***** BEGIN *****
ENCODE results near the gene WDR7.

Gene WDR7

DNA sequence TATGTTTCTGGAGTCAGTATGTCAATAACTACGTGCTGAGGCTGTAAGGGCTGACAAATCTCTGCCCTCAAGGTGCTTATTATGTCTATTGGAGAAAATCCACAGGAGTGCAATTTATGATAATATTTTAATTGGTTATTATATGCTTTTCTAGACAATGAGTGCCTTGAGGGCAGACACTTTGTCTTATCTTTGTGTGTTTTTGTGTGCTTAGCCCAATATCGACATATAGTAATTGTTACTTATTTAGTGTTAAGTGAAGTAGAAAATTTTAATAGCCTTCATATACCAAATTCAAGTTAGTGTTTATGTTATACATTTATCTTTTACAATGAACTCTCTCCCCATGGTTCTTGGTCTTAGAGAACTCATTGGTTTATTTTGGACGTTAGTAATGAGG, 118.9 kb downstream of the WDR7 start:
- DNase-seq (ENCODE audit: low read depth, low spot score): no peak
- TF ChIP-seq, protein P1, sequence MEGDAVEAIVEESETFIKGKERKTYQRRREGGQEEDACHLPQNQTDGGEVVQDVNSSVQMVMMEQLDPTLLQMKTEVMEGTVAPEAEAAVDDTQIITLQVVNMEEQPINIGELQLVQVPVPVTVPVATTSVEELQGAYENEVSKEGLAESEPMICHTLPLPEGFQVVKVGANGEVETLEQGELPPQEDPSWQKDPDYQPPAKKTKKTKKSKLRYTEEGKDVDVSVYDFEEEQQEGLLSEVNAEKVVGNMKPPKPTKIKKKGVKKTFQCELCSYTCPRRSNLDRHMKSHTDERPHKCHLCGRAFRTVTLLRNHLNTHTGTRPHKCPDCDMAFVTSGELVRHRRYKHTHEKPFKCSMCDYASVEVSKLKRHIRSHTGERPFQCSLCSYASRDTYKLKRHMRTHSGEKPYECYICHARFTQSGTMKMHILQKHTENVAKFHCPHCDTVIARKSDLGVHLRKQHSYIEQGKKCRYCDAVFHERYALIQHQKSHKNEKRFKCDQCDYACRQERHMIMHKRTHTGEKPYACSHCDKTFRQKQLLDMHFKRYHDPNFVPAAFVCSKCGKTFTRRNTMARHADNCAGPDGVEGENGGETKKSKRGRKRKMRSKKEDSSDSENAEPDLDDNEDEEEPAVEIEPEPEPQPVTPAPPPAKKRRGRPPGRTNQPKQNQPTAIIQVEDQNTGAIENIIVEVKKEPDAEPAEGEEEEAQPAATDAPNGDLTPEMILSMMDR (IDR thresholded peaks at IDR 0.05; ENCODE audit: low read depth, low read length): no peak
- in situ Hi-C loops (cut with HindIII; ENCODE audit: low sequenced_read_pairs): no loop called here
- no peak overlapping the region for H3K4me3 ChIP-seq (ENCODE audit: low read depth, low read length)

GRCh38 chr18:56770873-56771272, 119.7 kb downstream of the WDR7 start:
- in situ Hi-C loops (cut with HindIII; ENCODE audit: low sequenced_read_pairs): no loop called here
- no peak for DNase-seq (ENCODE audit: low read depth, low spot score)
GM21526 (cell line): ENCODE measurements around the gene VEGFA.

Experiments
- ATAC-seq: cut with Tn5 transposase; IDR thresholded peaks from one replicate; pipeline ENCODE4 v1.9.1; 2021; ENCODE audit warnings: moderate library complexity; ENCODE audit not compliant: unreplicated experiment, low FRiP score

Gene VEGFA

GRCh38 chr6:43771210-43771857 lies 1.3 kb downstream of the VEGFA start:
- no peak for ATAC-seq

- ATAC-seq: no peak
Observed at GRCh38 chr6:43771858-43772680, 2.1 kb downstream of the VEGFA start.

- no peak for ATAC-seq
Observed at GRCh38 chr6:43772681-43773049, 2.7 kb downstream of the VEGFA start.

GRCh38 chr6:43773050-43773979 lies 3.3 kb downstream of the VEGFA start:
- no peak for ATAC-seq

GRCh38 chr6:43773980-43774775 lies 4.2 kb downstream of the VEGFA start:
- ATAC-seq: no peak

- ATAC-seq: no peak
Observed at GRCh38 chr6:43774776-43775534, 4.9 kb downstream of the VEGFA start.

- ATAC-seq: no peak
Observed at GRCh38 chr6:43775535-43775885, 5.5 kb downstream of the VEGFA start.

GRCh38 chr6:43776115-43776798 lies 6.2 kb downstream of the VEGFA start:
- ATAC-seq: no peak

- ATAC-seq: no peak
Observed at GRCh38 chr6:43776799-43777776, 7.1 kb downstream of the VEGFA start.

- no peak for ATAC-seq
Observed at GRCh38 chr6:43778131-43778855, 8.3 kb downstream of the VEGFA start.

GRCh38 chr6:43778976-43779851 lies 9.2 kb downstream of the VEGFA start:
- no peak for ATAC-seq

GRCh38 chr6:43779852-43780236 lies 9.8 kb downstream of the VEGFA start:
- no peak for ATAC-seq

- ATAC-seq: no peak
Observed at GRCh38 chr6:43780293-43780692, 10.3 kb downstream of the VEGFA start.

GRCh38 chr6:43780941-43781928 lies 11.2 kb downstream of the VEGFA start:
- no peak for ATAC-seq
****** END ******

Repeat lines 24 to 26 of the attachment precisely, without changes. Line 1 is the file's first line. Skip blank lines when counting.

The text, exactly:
- ATAC-seq: no peak

- ATAC-seq: no peak
Observed at GRCh38 chr6:43774776-43775534, 4.9 kb downstream of the VEGFA start.